My five sisters and I grew up on an acreage south of town. Our property was home to the sawmill my Dad owned and operated, the old schoolhouse he’d attended as a child, the house we lived in, a functional, compact, barn Dad built from scratch and a small, wooden, nondescript edifice we called the brooder house.

I didn’t even know that was how it was spelled until just now when a quick Google search provided me with the official definition: a device or structure for the rearing of young chickens or other birds. An alternate meaning of the word would be a person who broods but that is another matter entirely.

For us girls, however, there was another way to describe it and that was playhouse. Although designed for raising chicks, it was never really used by Dad for any other purpose than storage, most notably sacks of grain for the handful of farm animals we occasionally kept in the barn just a few feet away. When the barn was empty, so was the brooder house and written large upon our imaginations were ideas of how to transform it, if not into something of beauty, then into a private hideaway or retreat of sorts.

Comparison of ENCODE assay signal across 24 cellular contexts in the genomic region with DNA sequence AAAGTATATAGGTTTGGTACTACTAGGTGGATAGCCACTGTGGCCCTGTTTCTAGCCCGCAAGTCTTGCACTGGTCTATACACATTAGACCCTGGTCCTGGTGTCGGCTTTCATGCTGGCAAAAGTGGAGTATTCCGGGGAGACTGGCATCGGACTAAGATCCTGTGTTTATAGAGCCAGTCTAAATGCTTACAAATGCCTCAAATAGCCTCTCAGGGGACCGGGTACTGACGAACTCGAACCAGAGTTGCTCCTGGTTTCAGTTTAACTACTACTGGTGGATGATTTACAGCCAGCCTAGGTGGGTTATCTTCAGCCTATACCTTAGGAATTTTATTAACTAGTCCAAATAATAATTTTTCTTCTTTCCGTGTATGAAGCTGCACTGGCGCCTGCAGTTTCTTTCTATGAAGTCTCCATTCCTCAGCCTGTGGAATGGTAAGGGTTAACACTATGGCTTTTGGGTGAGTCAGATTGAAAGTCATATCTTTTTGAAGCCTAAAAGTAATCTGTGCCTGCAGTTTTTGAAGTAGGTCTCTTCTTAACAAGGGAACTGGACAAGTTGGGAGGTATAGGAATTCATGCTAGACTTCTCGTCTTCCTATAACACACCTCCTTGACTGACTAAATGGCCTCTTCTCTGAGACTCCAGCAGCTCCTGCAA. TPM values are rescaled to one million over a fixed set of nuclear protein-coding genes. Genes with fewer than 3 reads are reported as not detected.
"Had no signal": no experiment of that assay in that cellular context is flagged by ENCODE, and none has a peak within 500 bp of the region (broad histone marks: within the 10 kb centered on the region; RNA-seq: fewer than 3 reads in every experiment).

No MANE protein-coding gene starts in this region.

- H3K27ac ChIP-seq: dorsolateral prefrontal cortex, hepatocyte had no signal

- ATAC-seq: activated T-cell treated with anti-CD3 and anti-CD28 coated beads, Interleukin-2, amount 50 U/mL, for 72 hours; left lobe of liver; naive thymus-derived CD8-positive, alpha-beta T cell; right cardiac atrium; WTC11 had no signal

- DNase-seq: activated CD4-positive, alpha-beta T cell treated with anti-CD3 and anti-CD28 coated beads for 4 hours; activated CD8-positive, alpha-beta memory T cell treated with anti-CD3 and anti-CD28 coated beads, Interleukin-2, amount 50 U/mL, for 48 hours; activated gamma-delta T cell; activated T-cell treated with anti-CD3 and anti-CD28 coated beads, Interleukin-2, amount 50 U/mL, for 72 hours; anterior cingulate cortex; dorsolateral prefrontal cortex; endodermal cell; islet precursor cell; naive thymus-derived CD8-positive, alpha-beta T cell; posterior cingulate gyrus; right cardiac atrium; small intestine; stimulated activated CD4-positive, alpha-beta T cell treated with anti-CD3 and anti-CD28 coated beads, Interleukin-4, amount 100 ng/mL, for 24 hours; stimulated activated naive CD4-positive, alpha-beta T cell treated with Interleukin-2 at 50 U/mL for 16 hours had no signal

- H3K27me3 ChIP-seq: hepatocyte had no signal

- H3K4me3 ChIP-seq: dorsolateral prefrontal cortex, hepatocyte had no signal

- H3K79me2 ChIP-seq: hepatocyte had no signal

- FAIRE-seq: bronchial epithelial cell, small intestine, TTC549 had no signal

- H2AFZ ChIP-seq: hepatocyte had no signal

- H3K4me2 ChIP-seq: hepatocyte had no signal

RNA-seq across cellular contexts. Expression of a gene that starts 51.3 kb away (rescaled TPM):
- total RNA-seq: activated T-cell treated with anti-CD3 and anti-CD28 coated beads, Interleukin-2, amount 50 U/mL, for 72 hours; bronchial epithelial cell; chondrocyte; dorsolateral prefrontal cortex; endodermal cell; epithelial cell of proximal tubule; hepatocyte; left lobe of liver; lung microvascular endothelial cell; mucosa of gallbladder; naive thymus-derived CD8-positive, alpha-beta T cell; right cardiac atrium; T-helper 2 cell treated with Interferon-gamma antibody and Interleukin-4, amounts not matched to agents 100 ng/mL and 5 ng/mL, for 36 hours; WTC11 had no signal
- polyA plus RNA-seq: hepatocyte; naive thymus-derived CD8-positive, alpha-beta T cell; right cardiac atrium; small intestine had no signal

I recall fashioning a type of bed and a desk out of scraps of lumber – plentiful when your dad works with wood for a living – and I think I even laid out cups and saucers to serve tea to unexpected guests. However, no matter how much I swept and tried to clean or hung up pictures on the walls, it was still, after all, just a brooder house. Even at a young age, I was fond of decorating and designing and creating special places to suit my enthusiastic, yet grandly misguided, ideas. Sigh. How does that go – something about making a silk purse out of a sow’s ear?

Because the brooder house had rotting floors and unsecured doors and windows, it was pretty much open to the elements and therefore a handy refuge for both winged and four-legged creatures. Swallows built nests in its eaves, hornets constructed hives, and on occasion we heard and sometimes saw mice. Still we were undeterred.


Until Dad decided to move the brooder house to another location on the property and used the end-loader to lift it off its moorings. I think we were all stunned when we saw the large number of rats that scattered when the building was raised into the air and I was struck by how large – and fast! – these loathsome creatures appeared to us that day.

Even now, after all these years, I remember – with great clarity – that moment and the sick feeling in my stomach when I realized what it was that had caused those scratching, scuttling, scurrying sounds we heard below us whenever we spent time in that ‘special’ place of ours. It was, then, time to move on.